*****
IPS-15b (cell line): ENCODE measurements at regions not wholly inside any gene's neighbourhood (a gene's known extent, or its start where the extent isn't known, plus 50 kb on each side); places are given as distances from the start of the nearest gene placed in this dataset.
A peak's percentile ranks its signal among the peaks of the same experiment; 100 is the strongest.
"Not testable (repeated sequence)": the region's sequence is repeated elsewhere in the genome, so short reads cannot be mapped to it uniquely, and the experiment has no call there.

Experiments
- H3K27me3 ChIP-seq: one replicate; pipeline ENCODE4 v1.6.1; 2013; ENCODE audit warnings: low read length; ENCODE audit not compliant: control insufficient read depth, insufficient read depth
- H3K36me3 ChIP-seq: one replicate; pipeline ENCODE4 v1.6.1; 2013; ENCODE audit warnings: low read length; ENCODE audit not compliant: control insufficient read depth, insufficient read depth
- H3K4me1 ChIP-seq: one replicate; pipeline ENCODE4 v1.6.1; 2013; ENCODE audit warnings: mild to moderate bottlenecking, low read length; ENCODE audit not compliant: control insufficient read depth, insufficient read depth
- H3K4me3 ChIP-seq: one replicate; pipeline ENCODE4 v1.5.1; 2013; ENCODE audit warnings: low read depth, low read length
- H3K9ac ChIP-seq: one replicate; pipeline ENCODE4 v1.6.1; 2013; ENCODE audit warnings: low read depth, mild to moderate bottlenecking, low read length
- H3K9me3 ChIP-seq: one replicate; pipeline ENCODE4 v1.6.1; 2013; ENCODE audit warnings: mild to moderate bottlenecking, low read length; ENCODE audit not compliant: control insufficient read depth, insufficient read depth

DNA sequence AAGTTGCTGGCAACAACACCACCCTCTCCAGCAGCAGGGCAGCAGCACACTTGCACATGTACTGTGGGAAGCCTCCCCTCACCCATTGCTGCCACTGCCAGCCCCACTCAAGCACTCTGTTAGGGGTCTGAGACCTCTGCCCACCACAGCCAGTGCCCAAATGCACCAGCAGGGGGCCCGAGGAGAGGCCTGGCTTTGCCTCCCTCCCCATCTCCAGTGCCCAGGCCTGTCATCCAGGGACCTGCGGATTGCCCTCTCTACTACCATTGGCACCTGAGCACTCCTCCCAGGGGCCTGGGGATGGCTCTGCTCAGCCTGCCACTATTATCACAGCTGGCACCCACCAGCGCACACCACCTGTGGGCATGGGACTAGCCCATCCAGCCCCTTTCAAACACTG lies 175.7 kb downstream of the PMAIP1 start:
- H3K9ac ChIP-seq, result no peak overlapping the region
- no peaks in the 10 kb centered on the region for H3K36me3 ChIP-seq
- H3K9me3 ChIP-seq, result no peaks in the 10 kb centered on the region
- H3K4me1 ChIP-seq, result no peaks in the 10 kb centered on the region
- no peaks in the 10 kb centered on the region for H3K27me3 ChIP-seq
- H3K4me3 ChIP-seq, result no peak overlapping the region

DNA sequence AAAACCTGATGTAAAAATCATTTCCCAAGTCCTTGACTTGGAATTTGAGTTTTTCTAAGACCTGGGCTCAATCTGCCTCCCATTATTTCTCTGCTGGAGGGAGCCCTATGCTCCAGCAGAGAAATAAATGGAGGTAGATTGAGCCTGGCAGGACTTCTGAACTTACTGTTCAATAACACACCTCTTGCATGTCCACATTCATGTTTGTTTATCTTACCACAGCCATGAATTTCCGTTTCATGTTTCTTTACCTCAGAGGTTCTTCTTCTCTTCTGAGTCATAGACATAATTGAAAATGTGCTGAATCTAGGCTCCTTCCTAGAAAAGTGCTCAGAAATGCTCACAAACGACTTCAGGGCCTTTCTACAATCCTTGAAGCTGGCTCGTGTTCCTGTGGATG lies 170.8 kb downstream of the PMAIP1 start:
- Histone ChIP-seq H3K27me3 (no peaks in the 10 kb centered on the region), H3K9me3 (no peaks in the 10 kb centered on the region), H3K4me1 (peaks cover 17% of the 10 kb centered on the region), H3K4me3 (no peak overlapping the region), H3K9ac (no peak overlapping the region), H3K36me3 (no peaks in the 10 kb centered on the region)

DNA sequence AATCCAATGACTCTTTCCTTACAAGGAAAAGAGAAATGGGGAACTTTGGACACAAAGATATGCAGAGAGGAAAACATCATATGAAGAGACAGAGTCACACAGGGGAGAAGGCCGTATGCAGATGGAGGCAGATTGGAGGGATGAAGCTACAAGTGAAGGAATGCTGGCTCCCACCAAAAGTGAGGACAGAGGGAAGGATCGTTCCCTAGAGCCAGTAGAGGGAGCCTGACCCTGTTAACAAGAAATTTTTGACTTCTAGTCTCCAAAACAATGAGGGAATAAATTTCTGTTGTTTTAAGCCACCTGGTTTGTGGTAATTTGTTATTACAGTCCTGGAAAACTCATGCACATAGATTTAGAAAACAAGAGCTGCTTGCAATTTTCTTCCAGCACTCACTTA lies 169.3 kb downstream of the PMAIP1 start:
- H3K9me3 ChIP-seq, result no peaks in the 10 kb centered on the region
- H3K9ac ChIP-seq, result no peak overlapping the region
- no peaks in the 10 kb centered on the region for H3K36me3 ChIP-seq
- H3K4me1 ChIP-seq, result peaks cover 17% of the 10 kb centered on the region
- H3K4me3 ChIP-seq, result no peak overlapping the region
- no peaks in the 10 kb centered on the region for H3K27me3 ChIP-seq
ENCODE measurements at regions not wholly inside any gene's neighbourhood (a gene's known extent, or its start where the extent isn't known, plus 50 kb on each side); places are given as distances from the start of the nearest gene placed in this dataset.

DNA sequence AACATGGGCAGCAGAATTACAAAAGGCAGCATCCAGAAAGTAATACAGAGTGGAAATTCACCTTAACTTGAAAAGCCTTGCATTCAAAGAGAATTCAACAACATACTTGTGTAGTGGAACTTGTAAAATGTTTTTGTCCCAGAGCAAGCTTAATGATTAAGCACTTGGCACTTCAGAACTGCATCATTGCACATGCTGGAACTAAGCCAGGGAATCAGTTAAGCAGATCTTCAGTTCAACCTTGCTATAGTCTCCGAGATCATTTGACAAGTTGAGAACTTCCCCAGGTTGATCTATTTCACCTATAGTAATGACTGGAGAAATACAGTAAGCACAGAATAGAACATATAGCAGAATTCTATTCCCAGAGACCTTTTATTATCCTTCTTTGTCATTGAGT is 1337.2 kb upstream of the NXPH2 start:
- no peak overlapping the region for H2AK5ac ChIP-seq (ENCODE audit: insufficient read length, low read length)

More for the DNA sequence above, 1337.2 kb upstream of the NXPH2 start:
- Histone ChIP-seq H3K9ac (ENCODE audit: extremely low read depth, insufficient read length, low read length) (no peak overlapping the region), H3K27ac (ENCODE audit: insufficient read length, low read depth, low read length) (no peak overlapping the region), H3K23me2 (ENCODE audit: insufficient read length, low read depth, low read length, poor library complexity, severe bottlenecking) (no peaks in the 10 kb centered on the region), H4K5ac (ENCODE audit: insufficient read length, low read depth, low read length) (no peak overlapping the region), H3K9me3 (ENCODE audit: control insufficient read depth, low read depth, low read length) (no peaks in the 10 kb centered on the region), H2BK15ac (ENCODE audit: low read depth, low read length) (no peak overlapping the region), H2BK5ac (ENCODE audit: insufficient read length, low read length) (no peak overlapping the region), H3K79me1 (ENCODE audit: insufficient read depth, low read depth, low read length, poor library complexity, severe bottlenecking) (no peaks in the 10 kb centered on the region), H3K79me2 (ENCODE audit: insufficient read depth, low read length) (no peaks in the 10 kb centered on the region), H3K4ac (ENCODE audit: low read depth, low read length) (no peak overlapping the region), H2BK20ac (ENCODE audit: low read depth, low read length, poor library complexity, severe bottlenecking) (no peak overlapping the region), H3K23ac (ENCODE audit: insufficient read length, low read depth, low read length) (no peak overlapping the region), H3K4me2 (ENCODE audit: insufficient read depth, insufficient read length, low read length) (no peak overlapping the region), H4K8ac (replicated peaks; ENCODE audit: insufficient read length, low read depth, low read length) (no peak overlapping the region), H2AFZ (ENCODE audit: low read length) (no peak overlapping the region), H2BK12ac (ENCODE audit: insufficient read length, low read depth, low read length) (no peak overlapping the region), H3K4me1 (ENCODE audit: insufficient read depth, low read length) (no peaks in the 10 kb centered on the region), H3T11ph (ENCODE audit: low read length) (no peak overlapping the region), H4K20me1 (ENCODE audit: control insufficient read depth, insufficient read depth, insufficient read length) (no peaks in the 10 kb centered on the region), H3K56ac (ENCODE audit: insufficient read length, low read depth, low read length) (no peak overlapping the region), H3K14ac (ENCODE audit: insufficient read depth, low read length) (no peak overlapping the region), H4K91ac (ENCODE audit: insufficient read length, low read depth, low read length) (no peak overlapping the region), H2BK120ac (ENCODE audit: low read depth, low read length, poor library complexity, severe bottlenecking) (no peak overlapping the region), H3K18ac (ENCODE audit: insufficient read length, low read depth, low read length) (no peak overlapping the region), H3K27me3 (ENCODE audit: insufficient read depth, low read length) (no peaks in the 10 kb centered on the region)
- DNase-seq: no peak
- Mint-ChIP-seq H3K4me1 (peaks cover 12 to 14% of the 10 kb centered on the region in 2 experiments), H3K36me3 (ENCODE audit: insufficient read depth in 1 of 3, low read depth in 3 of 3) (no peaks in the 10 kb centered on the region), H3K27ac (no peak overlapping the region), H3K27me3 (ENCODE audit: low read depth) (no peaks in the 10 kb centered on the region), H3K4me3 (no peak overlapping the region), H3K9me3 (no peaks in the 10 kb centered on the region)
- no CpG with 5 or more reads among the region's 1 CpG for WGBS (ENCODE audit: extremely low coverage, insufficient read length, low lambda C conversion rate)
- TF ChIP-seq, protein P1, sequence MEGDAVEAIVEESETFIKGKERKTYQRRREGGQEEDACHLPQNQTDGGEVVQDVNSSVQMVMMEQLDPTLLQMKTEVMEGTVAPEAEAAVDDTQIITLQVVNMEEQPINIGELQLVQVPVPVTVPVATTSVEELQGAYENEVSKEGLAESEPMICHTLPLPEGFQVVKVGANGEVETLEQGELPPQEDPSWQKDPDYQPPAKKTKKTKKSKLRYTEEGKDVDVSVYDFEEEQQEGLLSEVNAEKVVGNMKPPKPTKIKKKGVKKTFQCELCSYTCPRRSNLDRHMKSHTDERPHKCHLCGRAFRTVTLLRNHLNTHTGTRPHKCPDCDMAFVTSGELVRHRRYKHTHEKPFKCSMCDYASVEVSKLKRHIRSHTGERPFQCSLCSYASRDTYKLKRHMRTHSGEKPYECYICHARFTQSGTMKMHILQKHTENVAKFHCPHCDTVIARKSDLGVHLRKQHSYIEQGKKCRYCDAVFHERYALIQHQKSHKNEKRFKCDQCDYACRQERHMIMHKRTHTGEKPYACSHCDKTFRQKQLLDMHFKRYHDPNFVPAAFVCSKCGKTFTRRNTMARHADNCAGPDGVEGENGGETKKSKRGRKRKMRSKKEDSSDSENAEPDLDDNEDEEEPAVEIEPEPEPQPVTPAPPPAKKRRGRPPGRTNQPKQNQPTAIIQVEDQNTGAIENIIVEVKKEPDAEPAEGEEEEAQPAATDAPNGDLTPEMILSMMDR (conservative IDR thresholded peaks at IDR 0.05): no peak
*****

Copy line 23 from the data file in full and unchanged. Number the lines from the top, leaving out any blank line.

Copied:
- no peaks in the 10 kb centered on the region for H3K36me3 ChIP-seq